If I Die

5 mins read
Me — and those I would leave behind.

We’re all thinking it. It’s not just me. By now, we’ve learned that the virus may have some favorite victims, but it can and does kill everyone regardless of age, health, pre-existing conditions, etc. Some are more vulnerable, but none are safe, leaving us all to seriously ponder the question that few of us are willing to ask out loud. “What if I die?”

If I die, it will happen during my 46th year on the planet. I don’t have any relevant conditions I’m aware of, nothing that puts me in a higher risk category, but I’m at the point in life where unknown conditions could be brewing in the background — the beginnings of high blood pressure, for example, or the first warning signs of diabetes (both of which run in the family). I’m overweight, but active and relatively healthy otherwise. My risk is moderate compared to most, but if I end up in a pile of dead bodies in the back of a refrigerated truck parked outside the local ER, no one is going to be shocked that the virus decided to take me and not my elderly parents. And no one would be shocked if my parents wound up in the truck stacked on top of me. It’s just our new reality.

These are unpleasant thoughts, but rational ones, and if we are to behave properly in this time of crisis, we better get ready for the simple fact that the COVID-19 virus does not only kill people on our TV screens. It’s going to kill people we know. Too many are already fully aware of this, but we will all join in the grieving soon.

If I die, I will leave behind a wife of 17 years and two children, ages 12 and 10. My wife is a nurse, so she’ll certainly blame herself for my illness. She’ll think she brought it home, which is a reasonable belief. I likely won’t have time to comfort her when we go to the hospital for a test, because I’ll be quarantined.

If I die, I’ll be alone when it happens, surrounded not by family but by machines. I probably won’t hear the beeps of the monitors through the sedatives they give me while my vent is unplugged so it can be used on someone more likely to recover. My death will not be the inevitable result of failed attempts to save me using every resource available; it’ll be the agonizing decision of a doctor or nurse who will choose to kill me so someone else might live. It’ll be a number problem, a terrible bit of utilitarian calculus that no one, doctor or patient, should ever have to face. It will be forced upon him or her by a system that values neither of us. In preparation for this terrible moment, I am hereby forgiving that person in advance, whoever he or she may be, just in case. Do what you have to do, and then move on to the next patient. Keep working. Keep doing the job. Save the next dad. It’s going to be OK.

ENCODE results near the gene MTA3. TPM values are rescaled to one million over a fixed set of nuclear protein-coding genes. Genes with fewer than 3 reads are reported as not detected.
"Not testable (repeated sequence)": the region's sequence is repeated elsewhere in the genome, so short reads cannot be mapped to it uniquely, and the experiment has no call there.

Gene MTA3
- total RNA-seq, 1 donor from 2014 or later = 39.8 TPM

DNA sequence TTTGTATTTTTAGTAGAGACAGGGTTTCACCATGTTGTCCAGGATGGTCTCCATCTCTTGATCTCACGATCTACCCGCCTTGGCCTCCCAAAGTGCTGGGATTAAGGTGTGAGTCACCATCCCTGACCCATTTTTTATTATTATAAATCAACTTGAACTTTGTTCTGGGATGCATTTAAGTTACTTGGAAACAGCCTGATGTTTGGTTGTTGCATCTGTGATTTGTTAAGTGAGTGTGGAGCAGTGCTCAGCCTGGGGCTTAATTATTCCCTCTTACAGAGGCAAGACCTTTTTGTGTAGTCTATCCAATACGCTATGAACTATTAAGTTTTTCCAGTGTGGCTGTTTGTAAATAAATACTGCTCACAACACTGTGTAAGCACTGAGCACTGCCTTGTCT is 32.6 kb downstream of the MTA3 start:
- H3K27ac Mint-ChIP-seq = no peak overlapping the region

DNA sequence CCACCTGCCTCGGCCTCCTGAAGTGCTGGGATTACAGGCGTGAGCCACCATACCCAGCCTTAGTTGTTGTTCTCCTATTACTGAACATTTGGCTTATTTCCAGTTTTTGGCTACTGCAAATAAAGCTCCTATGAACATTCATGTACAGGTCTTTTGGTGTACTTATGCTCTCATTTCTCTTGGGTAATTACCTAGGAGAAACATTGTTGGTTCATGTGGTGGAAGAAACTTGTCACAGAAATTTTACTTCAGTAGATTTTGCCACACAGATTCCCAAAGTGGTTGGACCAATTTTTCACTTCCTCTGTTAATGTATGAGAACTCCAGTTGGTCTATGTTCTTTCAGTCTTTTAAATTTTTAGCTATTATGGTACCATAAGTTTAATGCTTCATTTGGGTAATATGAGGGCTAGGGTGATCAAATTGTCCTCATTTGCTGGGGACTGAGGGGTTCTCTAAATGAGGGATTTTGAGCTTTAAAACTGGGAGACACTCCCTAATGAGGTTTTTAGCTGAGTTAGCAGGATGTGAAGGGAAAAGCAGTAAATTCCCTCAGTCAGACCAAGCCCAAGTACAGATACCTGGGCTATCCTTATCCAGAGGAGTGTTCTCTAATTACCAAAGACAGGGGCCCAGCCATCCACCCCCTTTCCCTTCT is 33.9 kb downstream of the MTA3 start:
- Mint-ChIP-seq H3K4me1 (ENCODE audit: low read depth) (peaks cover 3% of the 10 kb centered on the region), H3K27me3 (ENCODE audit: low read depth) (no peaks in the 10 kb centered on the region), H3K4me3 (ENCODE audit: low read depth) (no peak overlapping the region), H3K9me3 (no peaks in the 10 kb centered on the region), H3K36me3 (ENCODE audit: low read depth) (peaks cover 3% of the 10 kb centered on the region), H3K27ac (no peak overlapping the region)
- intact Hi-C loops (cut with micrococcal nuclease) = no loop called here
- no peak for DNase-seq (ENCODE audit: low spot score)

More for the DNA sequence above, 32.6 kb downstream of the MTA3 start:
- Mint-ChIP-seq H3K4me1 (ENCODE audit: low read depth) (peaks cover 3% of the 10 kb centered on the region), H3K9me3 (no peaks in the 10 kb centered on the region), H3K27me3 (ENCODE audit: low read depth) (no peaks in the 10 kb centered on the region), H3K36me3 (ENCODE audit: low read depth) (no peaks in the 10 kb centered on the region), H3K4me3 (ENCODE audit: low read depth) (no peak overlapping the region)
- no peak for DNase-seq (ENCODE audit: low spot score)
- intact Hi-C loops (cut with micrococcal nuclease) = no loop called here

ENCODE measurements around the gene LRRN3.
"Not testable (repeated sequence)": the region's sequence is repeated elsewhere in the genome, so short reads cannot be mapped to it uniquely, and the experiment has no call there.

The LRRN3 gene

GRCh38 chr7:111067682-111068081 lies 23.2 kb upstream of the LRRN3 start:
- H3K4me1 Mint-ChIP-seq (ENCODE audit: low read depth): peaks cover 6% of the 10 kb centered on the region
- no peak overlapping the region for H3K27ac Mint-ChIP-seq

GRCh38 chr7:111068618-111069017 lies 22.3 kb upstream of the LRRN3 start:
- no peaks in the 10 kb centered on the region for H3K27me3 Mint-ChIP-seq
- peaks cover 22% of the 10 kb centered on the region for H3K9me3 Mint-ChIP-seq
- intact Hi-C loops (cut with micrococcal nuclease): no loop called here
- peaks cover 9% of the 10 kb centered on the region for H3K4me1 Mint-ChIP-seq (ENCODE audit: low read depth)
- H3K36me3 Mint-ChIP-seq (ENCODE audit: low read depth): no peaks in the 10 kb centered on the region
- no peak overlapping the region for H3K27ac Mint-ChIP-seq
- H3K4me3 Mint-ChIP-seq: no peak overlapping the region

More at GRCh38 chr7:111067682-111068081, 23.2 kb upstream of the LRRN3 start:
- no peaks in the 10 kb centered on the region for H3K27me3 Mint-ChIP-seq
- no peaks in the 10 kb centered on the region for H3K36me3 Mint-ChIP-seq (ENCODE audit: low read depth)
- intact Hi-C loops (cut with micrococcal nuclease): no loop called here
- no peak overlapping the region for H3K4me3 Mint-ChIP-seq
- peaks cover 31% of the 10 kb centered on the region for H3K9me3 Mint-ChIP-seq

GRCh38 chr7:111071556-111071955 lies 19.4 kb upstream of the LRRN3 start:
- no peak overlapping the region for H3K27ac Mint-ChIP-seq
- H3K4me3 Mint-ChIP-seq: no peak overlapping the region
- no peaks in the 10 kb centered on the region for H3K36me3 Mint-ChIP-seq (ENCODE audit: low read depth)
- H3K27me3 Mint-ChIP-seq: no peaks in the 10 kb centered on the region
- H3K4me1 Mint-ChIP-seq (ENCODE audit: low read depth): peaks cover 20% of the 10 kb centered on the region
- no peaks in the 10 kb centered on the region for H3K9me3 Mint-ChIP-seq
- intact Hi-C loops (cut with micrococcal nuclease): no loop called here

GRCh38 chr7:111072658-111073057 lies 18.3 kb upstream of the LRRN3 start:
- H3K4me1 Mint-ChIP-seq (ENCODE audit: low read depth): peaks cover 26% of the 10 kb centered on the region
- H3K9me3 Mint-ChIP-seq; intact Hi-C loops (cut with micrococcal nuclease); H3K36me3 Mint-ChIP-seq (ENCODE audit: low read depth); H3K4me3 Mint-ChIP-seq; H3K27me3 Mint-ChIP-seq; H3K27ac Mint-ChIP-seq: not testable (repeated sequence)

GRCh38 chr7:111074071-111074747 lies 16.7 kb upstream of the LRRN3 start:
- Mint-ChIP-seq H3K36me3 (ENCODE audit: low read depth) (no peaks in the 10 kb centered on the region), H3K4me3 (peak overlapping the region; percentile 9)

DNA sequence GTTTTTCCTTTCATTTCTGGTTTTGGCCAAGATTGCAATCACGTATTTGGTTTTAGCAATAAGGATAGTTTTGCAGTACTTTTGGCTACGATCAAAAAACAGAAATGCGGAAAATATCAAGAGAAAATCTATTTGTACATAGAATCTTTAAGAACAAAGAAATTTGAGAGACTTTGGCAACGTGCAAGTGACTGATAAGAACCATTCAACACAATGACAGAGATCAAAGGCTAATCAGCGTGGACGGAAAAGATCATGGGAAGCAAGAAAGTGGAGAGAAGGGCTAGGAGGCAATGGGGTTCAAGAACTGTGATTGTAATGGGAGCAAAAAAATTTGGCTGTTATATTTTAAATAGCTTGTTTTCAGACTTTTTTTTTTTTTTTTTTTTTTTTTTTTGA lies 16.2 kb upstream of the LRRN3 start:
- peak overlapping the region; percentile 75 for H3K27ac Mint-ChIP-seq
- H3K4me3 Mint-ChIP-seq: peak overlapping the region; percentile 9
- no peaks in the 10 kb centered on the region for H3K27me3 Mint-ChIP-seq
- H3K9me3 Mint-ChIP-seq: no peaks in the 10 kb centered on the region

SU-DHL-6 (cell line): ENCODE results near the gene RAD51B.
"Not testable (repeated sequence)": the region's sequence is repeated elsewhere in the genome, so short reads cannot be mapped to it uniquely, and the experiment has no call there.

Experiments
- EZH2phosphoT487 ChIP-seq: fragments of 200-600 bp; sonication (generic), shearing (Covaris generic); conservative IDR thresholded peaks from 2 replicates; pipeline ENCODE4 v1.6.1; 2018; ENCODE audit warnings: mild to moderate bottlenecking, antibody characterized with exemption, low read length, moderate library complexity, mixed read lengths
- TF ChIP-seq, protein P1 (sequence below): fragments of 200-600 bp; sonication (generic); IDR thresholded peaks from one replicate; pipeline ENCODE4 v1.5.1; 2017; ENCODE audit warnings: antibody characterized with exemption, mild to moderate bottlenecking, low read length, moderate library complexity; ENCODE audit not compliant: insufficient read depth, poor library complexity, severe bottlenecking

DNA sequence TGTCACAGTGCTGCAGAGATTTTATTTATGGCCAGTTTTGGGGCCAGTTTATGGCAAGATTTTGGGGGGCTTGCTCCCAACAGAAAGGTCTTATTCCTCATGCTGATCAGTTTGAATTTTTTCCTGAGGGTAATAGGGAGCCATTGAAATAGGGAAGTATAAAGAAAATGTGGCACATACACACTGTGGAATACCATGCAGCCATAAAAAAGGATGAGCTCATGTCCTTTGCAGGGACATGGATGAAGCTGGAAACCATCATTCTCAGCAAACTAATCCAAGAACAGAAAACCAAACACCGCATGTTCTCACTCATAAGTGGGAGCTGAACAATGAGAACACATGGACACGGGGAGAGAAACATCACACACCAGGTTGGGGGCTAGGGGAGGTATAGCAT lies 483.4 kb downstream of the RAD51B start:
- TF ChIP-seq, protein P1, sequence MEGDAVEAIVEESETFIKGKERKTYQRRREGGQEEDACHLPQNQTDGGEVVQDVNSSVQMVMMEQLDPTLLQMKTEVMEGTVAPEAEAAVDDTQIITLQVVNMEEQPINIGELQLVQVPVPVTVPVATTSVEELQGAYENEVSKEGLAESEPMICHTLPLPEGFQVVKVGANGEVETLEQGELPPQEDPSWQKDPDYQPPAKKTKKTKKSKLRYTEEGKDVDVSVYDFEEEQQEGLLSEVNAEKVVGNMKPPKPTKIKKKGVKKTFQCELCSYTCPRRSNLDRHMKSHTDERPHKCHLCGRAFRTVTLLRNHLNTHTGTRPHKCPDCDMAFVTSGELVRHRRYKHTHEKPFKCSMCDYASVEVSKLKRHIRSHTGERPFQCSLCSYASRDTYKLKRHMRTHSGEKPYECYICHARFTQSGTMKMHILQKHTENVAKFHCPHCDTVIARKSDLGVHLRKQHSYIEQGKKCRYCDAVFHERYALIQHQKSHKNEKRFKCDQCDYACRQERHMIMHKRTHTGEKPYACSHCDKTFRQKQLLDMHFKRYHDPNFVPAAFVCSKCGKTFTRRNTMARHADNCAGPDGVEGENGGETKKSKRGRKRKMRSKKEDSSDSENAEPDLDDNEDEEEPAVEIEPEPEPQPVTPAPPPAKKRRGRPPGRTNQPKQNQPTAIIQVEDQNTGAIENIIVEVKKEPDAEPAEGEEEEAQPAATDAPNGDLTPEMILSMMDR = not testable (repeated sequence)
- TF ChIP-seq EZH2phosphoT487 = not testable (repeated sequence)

If I die, there will be many reasons why it happened. Ignorance, greed, political cravenness, a staggering lack of empathy — all will play a role in my death.

If I die, I will likely bankrupt my family with the medical bills that follow.

If I die, my family will lose a loving father and husband, and my community will lose a dedicated teacher.

If I die, it will have been entirely preventable.

And if I die, those truly responsible will never be brought to justice.

Originally posted on Medium. Re-posted with permission.


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Brett Pransky is a teacher, a father, and a writer, but not necessarily in that order. When not engaged in the good fight, he spends his time as a mild-mannered English professor at Ohio University. Find him on Twitter @BrettPransky.

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